If you’ve had a paranormal experience here, or have any additional information about this location, Please leave a comment below.
In 1903, Stanley, who was co-inventor of the Stanley Steamer automobile, came to Estes Park for his health. Stanley suffered from tuberculosis and came West at his doctor’s suggestion. The doctor arranged for Stanley and his wife, Flora, to stay in a cabin in Estes Park for the summer. Immediately, they fell in love with the area and Stanley’s health began to dramatically improve. Impressed by the beauty of the valley and grateful for the improvement in his health, he decided to invest his money and his future there. In 1909, he opened the elegant Stanley Hotel, a classic hostelry exemplifying the golden age of touring.
After spending the summer in the cabin, Flora wanted a home like the one she had left in Maine. Their home was built about one-half mile west of where the Stanley Hotel would later be built. Today the house is a private residence.
Stanley built the hotel on land that he had purchased from the British Earl of Dunraven and Mount-Earl. Dunraven came to the area in 1872 while on a hunting trip. He built a hunting lodge, cabin, and hotel for his guests and illegally homesteaded up to 15,000 acres (61 km2) in an unsuccessful attempt to create a private hunting preserve. Dunraven was finally run out of the area after trying to swindle people out of their land and money.
In 1907, construction started on the Stanley Hotel. Wood and rock were obtained from the nearby mountains and the hotel was built in the Georgian architectural style, which experienced a revival in the early Twentieth century. Equipped with running water, electricity, and telephones, the only amenity the hotel lacked was heat, as the hotel was designed as a summer resort.
Many believe the Stanley Hotel is haunted, having reported a number of cases of ghostly activity, primarily in the ballroom. Kitchen staff have reported to have heard a party going on in the ballroom, only to find it empty. People in the lobby have allegedly heard someone playing the ballroom’s piano; employees investigating the music purportedly found nobody sitting at the piano. Employees believe that particular ghost is of Freelan O. Stanley’s wife, Flora, who used to be a piano player. In one guest room, people claim to have seen a man standing over the bed before running into the closet. This same apparition is allegedly responsible for stealing guests’ jewelry, watches, and luggage. Others reported to have seen ghosts in their rooms in the middle of the night, simply standing in their room before disappearing.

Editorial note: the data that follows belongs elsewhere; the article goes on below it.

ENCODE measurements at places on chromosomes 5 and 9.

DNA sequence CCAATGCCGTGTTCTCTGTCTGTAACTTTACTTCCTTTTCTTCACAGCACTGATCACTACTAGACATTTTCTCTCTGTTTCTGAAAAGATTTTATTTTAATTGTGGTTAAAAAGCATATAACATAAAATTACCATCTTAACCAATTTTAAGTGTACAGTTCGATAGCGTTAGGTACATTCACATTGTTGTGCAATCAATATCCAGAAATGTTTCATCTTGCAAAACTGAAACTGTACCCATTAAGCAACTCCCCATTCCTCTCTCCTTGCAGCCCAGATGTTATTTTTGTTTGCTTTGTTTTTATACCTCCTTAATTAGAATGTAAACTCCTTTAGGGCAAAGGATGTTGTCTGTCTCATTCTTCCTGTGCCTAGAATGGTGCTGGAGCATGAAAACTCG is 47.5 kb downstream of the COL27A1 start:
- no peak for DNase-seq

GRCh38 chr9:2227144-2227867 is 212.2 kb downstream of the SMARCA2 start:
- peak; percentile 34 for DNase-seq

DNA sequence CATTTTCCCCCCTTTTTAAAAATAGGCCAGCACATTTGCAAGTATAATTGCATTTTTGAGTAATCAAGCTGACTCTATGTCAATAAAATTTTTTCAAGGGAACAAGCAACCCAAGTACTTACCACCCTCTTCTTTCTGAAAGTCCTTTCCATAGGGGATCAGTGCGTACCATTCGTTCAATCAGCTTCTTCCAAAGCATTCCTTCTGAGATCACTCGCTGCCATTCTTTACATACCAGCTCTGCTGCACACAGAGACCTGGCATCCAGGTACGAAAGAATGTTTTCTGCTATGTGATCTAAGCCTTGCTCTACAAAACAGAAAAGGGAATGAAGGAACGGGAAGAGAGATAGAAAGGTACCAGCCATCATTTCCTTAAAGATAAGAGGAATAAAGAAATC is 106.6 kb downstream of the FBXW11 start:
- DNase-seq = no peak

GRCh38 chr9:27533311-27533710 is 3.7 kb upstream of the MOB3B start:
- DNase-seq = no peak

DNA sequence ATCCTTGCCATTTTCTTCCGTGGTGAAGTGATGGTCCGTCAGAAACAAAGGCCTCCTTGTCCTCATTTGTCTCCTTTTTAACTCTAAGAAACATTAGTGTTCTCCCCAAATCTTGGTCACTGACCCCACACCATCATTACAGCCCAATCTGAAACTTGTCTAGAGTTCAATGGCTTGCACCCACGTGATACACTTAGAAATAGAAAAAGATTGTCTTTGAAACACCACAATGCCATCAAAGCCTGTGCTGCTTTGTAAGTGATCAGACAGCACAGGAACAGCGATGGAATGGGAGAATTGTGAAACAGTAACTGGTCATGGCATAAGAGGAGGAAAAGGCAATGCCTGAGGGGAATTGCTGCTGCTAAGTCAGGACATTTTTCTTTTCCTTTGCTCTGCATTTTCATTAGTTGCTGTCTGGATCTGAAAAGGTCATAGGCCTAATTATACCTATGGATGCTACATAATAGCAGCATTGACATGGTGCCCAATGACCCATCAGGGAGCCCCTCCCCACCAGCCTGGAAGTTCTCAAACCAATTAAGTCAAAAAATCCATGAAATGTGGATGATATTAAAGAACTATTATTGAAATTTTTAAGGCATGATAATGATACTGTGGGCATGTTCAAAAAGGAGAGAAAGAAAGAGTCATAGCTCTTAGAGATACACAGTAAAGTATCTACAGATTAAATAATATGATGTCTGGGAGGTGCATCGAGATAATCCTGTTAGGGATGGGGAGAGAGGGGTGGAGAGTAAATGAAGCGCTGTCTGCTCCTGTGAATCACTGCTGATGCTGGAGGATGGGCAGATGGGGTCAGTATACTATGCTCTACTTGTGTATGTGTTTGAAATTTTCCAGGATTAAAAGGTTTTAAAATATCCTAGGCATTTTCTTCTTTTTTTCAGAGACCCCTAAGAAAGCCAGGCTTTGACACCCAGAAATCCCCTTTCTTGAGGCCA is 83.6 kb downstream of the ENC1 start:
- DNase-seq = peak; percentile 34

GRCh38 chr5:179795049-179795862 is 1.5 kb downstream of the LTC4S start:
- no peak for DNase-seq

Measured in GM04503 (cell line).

The Syfy television show Ghost Hunters was invited to investigate the hotel. The manager showed them the various places where these alleged ghost activities occurred. Ghost Hunters discovered some rational reasons for the various phenomena, such as wind and pipes. However, they could not decipher incidents in the ballroom. Ghost Hunters also claimed to experience other paranormal occurrences, such as seeing people in hallways then hiding and hearing children running and playing on the floor above them. The biggest alleged occurrence was that during changing of the film in the camera, a table jumped two feet in the air. Ghost Hunter Jason stayed the night in the room with the “ghost thief”; he stated that the bed moved, the closet doors unlocked and opened and his thick glass by the bed cracked open on the inside. The Stanley Hotel was also the lockdown site for the TV show Ghost Adventures on October 15, 2010.
After hearing claims that paranormal activity at the hotel are due to the geological makeup of the property, Rocky Mountain Paranormal contacted the USGS for information on the site. The scientists’ conclusion, based on a satellite survey of Colorado, showed “nothing unusual about the aeromagnetic data in the area of Estes Park as compared to that general area of the Rockies”. After this request for geological information, the government sent soil scientists to do a thorough soil survey on the property. The results showed the soil is mainly crumbled schist containing nothing radioactive. No large deposits of quartz, limestone or magnetite were evident.
Stephen King got the idea for The Shining after staying in room 217 in the almost empty hotel on the night before it closed for an extended period.
In Skeptical Inquirer’s Naked Skeptic column by Karen Stollznow she discusses RMPRS’s investigation of The Stanley Hotel, “During the investigation, The Rocky Mountain Paranormal Research Society researched popular beliefs and claims; they solved some mysteries, they performed valuable outreach, and they maintained the historical integrity of the Stanley Hotel. However, they didn’t discover any anomalous phenomena. They found a leak in the ceiling but no ghosts.
We were unable to reach the Stanley Hotel on September 17, 2013 due to flooding. We had to cancel our reservations and continued on to our next location. We will return when the roads are open and it is safe to travel.
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